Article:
There's something inherently ebullient about third-wave ska, where the ramped-up energy level and punk rock touches seem to imbue the music with a certain amount of energy and enthusiasm. For the most part it feels like party music, which isn't a bad thing by any stretch, but it means that it takes a special something to pull it out of the realm of fun-time jams and into something deeper. On The Hands That Thieve, Streetlight Manifesto accomplish just such a feat, delivering an album of bittersweet ska-punk that feels more grown-up than anyone could have expected the genre to be. In a way, it feels as if Streetlight Manifesto have been imbued with that same New Jersey magic found in bands like the Gaslight Anthem (who also hail from New Brunswick), where no matter what it is they're trying to do, there's always a kind of poetic earnestness lying under the surface of their songs. On the surface, it's easy to get pulled in by the driving guitars and the upbeat horn arrangements, but just below them sits an autumnal undercurrent, and while a lot of ska bands can make records for partying, it's a rare thing to find a band that can make one for a lonely walk on a fall day. And anyone who enjoys the album should be sure to check out its sister release, The Hand That Thieves, a more laid-back, acoustic reimagining of the album by Tomas Kalnoky's solo project, Toh Kay.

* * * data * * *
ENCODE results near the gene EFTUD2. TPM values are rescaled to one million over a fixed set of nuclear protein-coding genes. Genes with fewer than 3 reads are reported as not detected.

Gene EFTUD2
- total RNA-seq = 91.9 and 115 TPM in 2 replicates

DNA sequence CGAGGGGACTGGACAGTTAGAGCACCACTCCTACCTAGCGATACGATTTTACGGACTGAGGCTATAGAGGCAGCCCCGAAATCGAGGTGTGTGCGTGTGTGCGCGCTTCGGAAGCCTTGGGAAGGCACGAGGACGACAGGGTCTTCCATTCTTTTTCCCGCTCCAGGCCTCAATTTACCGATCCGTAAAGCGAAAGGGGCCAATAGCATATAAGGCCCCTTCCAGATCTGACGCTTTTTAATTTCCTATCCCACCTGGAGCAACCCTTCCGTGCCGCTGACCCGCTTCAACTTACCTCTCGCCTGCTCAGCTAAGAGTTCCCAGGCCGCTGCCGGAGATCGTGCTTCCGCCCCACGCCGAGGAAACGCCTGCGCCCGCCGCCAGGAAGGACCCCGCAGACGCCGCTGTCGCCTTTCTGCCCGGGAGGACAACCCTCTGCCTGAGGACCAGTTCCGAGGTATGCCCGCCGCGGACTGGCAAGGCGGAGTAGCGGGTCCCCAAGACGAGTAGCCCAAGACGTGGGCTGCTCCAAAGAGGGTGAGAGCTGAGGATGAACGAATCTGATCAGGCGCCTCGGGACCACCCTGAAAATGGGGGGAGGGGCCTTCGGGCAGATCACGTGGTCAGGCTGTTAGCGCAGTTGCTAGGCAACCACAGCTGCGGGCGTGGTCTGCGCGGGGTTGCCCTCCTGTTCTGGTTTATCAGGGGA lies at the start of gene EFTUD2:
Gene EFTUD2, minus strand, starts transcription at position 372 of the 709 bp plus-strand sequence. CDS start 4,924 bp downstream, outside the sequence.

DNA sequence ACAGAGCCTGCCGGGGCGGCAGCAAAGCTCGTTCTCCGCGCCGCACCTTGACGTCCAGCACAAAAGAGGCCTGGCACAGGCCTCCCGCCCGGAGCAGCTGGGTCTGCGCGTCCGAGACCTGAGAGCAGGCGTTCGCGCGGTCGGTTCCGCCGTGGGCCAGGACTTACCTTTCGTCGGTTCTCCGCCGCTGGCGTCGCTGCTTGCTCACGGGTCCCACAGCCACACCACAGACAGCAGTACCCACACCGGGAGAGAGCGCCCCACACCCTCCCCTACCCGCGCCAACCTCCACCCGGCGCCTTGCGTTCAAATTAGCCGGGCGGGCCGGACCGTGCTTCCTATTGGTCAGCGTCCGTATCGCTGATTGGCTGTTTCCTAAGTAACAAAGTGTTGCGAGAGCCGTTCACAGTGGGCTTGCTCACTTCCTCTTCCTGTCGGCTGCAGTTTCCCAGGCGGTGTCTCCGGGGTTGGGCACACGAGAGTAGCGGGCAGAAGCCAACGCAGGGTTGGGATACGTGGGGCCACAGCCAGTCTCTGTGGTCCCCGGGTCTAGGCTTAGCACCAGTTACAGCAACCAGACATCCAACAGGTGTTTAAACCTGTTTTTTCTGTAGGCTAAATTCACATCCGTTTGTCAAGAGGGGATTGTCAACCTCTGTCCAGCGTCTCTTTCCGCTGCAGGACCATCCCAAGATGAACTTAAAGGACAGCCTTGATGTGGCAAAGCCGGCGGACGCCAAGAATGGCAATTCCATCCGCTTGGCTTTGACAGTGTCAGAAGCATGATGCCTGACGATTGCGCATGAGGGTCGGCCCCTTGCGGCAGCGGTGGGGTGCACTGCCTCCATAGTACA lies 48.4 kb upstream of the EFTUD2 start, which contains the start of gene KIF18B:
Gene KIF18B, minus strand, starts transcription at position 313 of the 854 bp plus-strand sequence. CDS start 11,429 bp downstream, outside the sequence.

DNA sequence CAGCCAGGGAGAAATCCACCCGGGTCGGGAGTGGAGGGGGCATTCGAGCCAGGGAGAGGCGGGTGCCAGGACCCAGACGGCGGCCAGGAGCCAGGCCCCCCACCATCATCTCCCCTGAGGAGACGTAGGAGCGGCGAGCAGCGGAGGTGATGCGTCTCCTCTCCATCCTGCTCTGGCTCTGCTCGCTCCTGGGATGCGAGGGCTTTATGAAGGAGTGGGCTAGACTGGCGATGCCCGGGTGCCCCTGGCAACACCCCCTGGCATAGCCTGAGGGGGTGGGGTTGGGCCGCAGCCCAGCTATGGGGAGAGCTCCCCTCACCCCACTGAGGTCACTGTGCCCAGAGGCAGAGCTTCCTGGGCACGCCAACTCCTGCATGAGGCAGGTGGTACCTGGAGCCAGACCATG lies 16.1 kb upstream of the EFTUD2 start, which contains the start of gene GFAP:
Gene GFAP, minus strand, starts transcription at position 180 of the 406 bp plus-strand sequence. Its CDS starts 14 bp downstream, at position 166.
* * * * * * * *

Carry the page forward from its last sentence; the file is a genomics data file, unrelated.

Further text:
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AllMusic Review by Gregory Heaney